There’s one story dominating the news cycle on Wednesday morning. Here’s a look at the media relations story behind the firing of FBI Director James Comey.
How Comey found out
In Los Angeles addressing the bureau’s staff late Tuesday afternoon, Comey reportedly found out he’d been fired when he saw the story breaking on cable news. The FBI director initially thought it was an elaborate rouse put on by the office’s staff, according to The New York Times. White House Press Secretary Sean Spicer, who earlier in the day said he hadn't talked to President Donald Trump about Comey’s standing, wanted to roll out the announcement in an email statement, but ran out of time, according to The Washington Post. CNN’s Dana Bash reported several White House staffers didn’t think the firing would be that big of a deal considering Democrats’ past criticisms of Comey.
What happened next
Democrats and some Republicans immediately called for an independent investigation into Russia’s interference in the 2016 presidential election. Despite saying the White House would have no additional comment on Comey, the administration rushed several staffers on TV, according to CNN. Kellyanne Conway reappeared to push back against allegations of a coverup with Anderson Cooper, who wasn’t having it. Spicer defended Trump’s decision. Sarah Huckabee Sanders said on Fox News that it’s time for Democrats to move on from the Russia probe. The president took to Twitter once Tuesday night and several times Wednesday morning to claim Democrats, specifically "Cryin’ Chuck Schumer," are being hypocritical about the firing.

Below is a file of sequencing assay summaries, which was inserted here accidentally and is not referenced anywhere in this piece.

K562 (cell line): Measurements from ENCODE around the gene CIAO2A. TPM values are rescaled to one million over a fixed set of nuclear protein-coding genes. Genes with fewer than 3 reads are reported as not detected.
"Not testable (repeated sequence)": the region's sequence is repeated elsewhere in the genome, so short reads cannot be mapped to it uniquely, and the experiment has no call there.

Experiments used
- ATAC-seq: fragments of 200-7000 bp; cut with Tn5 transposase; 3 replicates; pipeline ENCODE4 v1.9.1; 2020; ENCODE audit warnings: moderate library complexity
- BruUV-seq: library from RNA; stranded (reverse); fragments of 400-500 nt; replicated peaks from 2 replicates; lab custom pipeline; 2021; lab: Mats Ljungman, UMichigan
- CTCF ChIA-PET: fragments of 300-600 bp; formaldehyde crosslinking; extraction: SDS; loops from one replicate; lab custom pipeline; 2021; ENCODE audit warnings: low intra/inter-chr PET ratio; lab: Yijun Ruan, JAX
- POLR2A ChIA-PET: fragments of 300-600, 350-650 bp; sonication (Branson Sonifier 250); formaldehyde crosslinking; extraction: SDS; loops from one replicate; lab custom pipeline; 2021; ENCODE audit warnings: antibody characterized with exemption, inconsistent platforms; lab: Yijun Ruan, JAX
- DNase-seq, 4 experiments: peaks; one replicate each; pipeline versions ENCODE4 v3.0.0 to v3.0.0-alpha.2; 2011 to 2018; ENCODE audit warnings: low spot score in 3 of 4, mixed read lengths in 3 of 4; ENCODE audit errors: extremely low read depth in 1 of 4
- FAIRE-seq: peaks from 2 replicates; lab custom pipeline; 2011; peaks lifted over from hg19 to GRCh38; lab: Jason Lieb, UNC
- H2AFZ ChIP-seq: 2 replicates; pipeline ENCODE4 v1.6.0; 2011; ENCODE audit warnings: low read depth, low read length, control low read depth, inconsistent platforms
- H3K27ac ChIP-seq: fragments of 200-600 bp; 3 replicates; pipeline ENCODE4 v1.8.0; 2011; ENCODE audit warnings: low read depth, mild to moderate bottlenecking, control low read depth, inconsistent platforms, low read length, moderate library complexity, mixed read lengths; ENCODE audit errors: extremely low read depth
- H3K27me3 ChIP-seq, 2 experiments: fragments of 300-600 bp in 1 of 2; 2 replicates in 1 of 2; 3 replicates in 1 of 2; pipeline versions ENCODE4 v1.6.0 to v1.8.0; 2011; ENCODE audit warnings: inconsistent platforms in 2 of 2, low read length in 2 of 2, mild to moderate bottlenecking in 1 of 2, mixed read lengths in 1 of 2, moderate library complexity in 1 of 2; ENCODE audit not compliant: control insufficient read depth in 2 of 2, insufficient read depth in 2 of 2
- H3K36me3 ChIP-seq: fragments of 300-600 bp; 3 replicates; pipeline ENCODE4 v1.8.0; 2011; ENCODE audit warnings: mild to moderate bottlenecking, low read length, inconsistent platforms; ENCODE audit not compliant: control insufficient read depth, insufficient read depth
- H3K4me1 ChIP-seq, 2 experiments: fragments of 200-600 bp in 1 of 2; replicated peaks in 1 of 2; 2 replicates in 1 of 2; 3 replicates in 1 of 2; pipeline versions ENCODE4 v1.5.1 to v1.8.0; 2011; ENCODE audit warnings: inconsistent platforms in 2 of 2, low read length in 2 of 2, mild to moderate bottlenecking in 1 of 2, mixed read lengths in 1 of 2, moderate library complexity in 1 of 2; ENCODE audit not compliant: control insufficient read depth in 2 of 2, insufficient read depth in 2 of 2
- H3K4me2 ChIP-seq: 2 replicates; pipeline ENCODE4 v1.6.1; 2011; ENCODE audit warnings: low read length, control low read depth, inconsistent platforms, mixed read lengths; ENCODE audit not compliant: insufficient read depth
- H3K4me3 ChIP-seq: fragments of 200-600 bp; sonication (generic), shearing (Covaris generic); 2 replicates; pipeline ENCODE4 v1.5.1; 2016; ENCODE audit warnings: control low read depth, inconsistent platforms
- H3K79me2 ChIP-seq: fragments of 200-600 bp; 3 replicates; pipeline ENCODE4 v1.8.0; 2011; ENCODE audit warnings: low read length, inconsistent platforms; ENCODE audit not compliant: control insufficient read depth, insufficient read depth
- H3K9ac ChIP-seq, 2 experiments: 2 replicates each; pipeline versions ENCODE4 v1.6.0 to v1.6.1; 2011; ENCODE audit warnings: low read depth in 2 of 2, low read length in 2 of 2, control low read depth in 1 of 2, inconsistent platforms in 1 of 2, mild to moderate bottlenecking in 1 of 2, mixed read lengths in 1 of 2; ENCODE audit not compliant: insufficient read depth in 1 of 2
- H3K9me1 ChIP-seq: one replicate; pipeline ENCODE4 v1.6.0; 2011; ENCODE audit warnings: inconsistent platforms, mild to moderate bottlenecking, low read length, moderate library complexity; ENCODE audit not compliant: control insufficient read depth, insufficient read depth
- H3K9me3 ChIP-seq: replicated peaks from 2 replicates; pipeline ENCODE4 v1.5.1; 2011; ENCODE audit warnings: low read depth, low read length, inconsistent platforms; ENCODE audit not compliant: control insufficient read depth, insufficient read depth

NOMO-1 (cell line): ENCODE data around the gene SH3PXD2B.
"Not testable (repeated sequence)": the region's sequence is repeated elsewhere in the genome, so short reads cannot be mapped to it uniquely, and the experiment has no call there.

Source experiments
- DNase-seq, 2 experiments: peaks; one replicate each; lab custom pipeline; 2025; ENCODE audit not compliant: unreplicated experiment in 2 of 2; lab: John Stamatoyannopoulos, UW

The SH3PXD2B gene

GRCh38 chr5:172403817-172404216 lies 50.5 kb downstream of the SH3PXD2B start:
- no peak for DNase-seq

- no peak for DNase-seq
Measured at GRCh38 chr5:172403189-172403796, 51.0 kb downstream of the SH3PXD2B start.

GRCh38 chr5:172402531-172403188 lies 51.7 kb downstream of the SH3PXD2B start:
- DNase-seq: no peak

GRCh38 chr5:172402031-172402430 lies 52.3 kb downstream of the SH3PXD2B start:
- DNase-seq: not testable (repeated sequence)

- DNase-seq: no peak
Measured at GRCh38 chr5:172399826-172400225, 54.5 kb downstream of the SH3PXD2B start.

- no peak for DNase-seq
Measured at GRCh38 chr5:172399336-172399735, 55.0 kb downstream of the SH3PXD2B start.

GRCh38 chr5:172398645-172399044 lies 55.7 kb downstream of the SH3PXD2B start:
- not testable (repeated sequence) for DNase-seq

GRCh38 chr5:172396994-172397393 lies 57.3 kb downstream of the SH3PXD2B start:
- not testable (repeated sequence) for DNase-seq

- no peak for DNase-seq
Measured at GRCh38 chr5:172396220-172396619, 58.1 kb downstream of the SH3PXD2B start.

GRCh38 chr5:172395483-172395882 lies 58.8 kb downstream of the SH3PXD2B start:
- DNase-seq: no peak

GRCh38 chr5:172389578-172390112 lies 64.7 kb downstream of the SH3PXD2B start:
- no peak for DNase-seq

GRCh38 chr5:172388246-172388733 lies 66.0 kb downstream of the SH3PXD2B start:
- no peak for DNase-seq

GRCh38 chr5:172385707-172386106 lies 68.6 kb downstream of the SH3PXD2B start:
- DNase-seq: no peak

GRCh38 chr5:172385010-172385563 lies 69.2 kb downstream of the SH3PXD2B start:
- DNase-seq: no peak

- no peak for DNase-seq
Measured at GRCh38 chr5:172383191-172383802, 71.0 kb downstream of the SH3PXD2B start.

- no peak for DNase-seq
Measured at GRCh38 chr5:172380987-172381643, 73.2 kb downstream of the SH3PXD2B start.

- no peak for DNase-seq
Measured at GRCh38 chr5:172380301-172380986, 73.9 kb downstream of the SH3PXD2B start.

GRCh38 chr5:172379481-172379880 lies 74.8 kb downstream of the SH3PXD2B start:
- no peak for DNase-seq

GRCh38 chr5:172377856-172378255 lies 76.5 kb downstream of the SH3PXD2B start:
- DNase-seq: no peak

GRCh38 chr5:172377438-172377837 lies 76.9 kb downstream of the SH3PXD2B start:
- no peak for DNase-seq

What would’ve been Wednesday’s three biggest stories had Comey not been fired:
Russia, Russia, and Russia. Throwing worries about bad optics to the wind, Trump is set to meet with Russia’s foreign minister at the White House today. Federal prosecutors have begun issuing subpoenas for the business records of former National Security Adviser Michael Flynn’s associates, according to CBS News and CNN.
Props to this social media team
Kudos to the staff of the Richard Nixon Library for a quick fact check on Twitter in response to ubiquitous claims Comey’s firing is "Nixonian." President Richard Nixon never fired his FBI director, but accepted the resignations of his attorney general and deputy attorney general in what’s known as the "Saturday Night Massacre."
There’s other news happening today, too
Snapchat is set to disclose its first-quarter earnings on Wednesday, the first time it will issue an earnings report as a public company. Expectations are muted, according to the Financial Times.
New from PRWeek this morning
WE is rolling out The Plus Network, an alliance with organizations such as YouGov, Salt Branding, and Interel to better compete against agency networks and holding companies. California’s Department of Public Health has put a $38 million integrated marketing contract up for bid. The account will focus on its statewide healthy living program.